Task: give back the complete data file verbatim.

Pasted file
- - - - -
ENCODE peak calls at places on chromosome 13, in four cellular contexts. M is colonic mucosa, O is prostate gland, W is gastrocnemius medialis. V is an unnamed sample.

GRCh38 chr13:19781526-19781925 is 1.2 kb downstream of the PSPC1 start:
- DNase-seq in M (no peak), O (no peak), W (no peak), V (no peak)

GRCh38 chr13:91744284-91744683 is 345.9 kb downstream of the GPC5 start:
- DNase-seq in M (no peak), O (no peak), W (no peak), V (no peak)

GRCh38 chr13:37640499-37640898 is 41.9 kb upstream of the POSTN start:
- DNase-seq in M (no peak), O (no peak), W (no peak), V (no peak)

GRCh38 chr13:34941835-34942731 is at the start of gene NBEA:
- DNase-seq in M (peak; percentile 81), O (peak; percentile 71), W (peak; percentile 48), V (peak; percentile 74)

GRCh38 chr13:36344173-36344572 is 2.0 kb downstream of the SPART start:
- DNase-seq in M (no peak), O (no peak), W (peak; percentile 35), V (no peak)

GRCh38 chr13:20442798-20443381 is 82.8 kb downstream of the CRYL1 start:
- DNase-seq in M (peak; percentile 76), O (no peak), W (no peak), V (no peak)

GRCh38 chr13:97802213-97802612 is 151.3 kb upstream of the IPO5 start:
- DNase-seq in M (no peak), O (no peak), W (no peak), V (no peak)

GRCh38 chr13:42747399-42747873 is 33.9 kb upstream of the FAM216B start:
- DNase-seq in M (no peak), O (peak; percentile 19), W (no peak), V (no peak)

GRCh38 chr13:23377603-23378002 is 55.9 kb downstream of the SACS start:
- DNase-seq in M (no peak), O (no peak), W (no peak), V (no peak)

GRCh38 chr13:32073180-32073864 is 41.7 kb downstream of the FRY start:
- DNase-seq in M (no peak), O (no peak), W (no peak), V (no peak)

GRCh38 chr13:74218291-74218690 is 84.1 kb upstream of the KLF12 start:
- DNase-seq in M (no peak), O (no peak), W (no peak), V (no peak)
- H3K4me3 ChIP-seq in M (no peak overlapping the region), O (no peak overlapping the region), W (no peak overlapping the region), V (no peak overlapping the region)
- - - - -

ENCODE peak calls at places on chromosome 13, in four cellular contexts. M is colonic mucosa, O is prostate gland, W is gastrocnemius medialis. V is an unnamed sample.

GRCh38 chr13:19781526-19781925 is 1.2 kb downstream of the PSPC1 start:
- DNase-seq in M (no peak), O (no peak), W (no peak), V (no peak)

GRCh38 chr13:91744284-91744683 is 345.9 kb downstream of the GPC5 start:
- DNase-seq in M (no peak), O (no peak), W (no peak), V (no peak)

GRCh38 chr13:37640499-37640898 is 41.9 kb upstream of the POSTN start:
- DNase-seq in M (no peak), O (no peak), W (no peak), V (no peak)

GRCh38 chr13:34941835-34942731 is at the start of gene NBEA:
- DNase-seq in M (peak; percentile 81), O (peak; percentile 71), W (peak; percentile 48), V (peak; percentile 74)

GRCh38 chr13:36344173-36344572 is 2.0 kb downstream of the SPART start:
- DNase-seq in M (no peak), O (no peak), W (peak; percentile 35), V (no peak)

GRCh38 chr13:20442798-20443381 is 82.8 kb downstream of the CRYL1 start:
- DNase-seq in M (peak; percentile 76), O (no peak), W (no peak), V (no peak)

GRCh38 chr13:97802213-97802612 is 151.3 kb upstream of the IPO5 start:
- DNase-seq in M (no peak), O (no peak), W (no peak), V (no peak)

GRCh38 chr13:42747399-42747873 is 33.9 kb upstream of the FAM216B start:
- DNase-seq in M (no peak), O (peak; percentile 19), W (no peak), V (no peak)

GRCh38 chr13:23377603-23378002 is 55.9 kb downstream of the SACS start:
- DNase-seq in M (no peak), O (no peak), W (no peak), V (no peak)

GRCh38 chr13:32073180-32073864 is 41.7 kb downstream of the FRY start:
- DNase-seq in M (no peak), O (no peak), W (no peak), V (no peak)

GRCh38 chr13:74218291-74218690 is 84.1 kb upstream of the KLF12 start:
- DNase-seq in M (no peak), O (no peak), W (no peak), V (no peak)
- H3K4me3 ChIP-seq in M (no peak overlapping the region), O (no peak overlapping the region), W (no peak overlapping the region), V (no peak overlapping the region)